Now ladies and gentlemen, for nine years I was a minister in the Howard government. For seven years I was a cabinet minister in the Howard government. There has been much written and spoken about the alleged influence of religion on the Howard government. Books have been written about God under Howard. Let me say that I cannot recall a single discussion with anyone in that government that turned on a person’s religious faith. Or an issue that was decided on the basis of the teaching of any church. The decisions of that government, quite properly, were all based on senior members’ conceptions on what would help people live more satisfying lives. The decisions of that government were meant to boost prosperity and to improve services. Of course there are others that would argue that prosperity would be better boosted and services more improved by pursuing other policies through, for instance, more government regulation or more direct service provision by government rather than was more often the way under the former Prime Minister, of using the market more. Still, the fact that under the Howard government, there were two million more jobs, a 20 per cent increase in real wages, and a doubling of real net household wealth, shows that those policies, whether people agreed or disagreed with them, did not entirely fail. I am only too conscious that this audience, of all audiences, would say that man does not live by bread alone. Yet prosperity is a good thing and governments should do what they can to foster it. I suspect that the Christians in the Howard government were no more or less conscious of the parable of the Good Samaritan as the Christians in the Rudd government, it’s just that we didn’t habitually identify the Good Samaritan as a government official (laughter).

I wish, ladies and gentlemen, if I may, to mention a few of the specific policies of the former government. First, the delivery of employment and other services through community agencies, including some of the great Christian charities, rather than through Commonwealth bureaucracies. This was a remarkable institutional change and in my judgment led to the delivery of far more effective services to people in need. Second, the abolition of the new schools policy, more commonly known to those who suffered under it as the no new schools policy, which has led – its abolition – to a proliferation of independent schools in our country, many of them schools based on faith and all of them, I believe, delivering excellent educational services. Third, the introduction of the baby bonus, a very important social reform, designed to recognise the real costs of motherhood. And which I believe has had a significant influence of the uptake in recent times in Australia’s birth rate. Fourth, the introduction of government funded school chaplains. Education should not necessarily be driven by doctrine, but it should never be free of decent values and chaplains are excellent at providing values. And I should note that the Coalition has promised to continue funding for the school chaplaincy program through the end of the current forward estimates period in 2014. Fifth, a measure for which I was very much personally responsible, or at least, personally responsible for initiating, the pregnancy support counseling service, the national pregnancy support hotline. It was supported at the time by the then Opposition. The current government, to its credit, has maintained it, although I note in recent times, has rather changed its focus. The final matter I would like to mention from the time of the Howard Government, is this – when a senior member of the Human Rights and Equal Opportunity Commission proposed the application of anti-discrimination principles to church based bodies delivering government services, an application which would have enormous implications for the employment practices of those church based agencies, I publicly indicated as the relevant minister, that this smacked more of freedom from religion, a very bad thing, rather than freedom of religion, one of the principles on which our society is quite rightly based.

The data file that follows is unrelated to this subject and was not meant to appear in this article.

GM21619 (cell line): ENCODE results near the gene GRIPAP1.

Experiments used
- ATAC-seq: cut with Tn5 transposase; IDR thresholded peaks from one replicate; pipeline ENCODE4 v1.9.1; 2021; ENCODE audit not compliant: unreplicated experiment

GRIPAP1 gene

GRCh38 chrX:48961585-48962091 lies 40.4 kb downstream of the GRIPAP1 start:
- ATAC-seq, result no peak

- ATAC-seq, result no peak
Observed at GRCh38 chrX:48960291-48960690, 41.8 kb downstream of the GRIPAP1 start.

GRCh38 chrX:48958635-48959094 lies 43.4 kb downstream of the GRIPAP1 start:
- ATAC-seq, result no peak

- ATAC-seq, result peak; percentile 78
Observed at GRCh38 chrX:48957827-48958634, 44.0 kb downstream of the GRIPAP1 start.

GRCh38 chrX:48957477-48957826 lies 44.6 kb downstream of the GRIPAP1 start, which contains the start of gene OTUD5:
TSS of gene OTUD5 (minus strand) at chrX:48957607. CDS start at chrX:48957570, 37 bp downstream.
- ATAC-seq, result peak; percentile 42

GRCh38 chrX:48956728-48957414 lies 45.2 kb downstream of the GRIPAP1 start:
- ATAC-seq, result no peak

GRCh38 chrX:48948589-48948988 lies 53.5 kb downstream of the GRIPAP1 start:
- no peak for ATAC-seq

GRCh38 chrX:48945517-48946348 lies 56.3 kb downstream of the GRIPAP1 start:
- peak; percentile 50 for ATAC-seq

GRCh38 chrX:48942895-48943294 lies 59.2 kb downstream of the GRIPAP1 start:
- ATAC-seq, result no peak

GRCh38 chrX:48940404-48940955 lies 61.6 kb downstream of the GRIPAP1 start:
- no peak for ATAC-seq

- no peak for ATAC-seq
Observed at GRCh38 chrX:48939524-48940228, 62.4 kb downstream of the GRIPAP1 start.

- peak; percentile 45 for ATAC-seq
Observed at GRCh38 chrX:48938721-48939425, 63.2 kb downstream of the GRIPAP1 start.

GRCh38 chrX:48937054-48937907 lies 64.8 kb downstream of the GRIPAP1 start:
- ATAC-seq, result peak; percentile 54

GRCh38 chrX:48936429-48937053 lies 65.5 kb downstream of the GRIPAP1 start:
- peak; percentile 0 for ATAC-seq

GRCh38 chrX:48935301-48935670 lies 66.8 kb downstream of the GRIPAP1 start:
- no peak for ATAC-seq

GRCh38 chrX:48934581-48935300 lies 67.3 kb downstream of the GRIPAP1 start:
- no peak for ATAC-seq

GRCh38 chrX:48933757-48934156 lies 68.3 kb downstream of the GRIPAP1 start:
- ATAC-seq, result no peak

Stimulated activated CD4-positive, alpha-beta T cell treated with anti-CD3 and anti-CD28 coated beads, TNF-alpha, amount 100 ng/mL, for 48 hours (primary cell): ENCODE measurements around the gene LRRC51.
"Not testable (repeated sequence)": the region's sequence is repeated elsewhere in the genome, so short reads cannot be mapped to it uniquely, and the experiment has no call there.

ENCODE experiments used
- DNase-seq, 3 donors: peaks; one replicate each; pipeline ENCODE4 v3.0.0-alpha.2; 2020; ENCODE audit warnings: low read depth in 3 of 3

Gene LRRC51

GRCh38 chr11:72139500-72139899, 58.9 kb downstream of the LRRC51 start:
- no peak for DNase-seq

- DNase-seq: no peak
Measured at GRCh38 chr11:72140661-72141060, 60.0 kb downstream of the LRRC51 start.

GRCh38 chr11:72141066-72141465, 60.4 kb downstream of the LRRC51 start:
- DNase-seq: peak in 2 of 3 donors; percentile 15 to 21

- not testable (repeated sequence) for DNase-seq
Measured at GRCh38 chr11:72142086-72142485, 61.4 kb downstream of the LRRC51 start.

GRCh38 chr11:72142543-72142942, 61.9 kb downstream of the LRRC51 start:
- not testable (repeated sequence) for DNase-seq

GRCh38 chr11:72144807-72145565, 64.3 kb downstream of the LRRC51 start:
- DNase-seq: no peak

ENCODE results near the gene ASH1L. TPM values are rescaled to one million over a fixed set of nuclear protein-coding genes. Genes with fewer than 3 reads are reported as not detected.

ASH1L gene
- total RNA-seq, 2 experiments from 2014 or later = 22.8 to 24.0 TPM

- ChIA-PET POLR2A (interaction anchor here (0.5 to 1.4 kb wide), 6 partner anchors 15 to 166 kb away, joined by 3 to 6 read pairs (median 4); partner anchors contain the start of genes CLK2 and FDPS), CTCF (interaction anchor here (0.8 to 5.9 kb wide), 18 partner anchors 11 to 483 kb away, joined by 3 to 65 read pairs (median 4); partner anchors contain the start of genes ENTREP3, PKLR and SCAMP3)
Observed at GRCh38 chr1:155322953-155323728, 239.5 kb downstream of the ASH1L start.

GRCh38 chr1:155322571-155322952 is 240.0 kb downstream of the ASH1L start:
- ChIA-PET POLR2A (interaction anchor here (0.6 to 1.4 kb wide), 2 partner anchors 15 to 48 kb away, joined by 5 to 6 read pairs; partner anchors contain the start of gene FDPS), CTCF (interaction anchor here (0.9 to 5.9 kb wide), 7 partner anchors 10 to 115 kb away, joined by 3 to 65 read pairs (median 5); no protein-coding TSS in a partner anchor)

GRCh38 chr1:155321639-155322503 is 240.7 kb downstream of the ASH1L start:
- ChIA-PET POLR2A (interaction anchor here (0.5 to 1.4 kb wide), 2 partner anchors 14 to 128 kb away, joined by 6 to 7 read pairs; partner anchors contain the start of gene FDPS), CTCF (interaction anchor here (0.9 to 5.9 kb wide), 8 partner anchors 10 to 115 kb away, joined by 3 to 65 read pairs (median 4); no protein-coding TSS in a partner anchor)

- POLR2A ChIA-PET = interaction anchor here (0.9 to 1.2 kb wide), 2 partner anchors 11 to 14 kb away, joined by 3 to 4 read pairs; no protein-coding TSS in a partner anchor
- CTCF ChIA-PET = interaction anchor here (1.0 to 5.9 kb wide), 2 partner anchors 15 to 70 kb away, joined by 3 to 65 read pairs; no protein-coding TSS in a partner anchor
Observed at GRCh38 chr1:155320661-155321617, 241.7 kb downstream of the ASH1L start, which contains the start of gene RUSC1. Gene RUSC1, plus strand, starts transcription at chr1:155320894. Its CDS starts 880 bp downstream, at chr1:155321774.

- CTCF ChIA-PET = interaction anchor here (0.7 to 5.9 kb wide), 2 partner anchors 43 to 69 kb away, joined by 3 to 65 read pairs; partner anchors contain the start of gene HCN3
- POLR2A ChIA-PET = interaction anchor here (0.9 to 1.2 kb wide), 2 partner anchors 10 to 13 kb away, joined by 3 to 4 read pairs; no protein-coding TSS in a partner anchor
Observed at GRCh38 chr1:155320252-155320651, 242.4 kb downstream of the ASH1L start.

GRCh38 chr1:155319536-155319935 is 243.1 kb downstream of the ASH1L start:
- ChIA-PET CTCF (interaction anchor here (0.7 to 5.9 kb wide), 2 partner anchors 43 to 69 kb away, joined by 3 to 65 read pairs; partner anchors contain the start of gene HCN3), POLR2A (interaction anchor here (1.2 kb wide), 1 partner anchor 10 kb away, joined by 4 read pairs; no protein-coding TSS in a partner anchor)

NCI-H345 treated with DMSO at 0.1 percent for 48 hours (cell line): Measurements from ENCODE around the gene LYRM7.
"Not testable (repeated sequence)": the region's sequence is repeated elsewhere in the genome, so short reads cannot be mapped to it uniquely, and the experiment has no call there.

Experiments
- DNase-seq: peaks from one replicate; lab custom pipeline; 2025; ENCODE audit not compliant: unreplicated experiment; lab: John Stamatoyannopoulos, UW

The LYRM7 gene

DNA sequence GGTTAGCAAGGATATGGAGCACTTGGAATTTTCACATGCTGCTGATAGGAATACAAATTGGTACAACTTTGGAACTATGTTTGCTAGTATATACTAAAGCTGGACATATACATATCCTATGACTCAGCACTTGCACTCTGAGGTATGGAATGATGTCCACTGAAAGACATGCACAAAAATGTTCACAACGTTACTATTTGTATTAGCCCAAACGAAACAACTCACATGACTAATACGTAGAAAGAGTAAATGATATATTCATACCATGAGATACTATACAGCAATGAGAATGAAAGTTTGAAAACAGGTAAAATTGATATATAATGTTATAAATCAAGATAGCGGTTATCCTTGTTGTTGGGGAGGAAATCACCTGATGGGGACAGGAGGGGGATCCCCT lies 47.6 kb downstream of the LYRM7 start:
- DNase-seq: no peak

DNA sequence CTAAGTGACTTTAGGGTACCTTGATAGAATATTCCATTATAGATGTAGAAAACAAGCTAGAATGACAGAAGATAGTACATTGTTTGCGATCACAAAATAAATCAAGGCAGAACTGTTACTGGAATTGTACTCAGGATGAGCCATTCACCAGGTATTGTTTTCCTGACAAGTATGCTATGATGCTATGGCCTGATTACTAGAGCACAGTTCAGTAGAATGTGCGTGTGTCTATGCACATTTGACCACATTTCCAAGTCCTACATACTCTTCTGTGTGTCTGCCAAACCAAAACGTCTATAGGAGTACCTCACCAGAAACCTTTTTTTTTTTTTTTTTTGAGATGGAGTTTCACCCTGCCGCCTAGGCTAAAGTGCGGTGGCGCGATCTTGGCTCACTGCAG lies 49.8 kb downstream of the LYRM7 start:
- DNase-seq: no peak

Ladies and gentlemen, I wish to say that any government I lead will in many respects be an orthodox, Liberal conservative government. It will try and eliminate wasteful government spending. For instance, under the next Coalition government, should it come to power any time soon, unspent ‘building the education revolution’ monies will be provided directly to school communities, rather than spent through state education bureaucracies that don’t have quite the same commitment to value for money as do parents and teachers.

The next Coalition government will try and get the budget back into surplus quicker and we will try and do so via the high road of lower government spending and higher productivity, rather than the low road of higher taxes. And my distinguished colleagues, the shadow treasurer and the shadow minister for finance, have so far indentified $47 billion worth of cuts to capital and recurrent spending that they think can be made without damaging government services. And certainly ladies and gentlemen, we will oppose new taxes that penalise success and jeopardise our must successful and productive industries.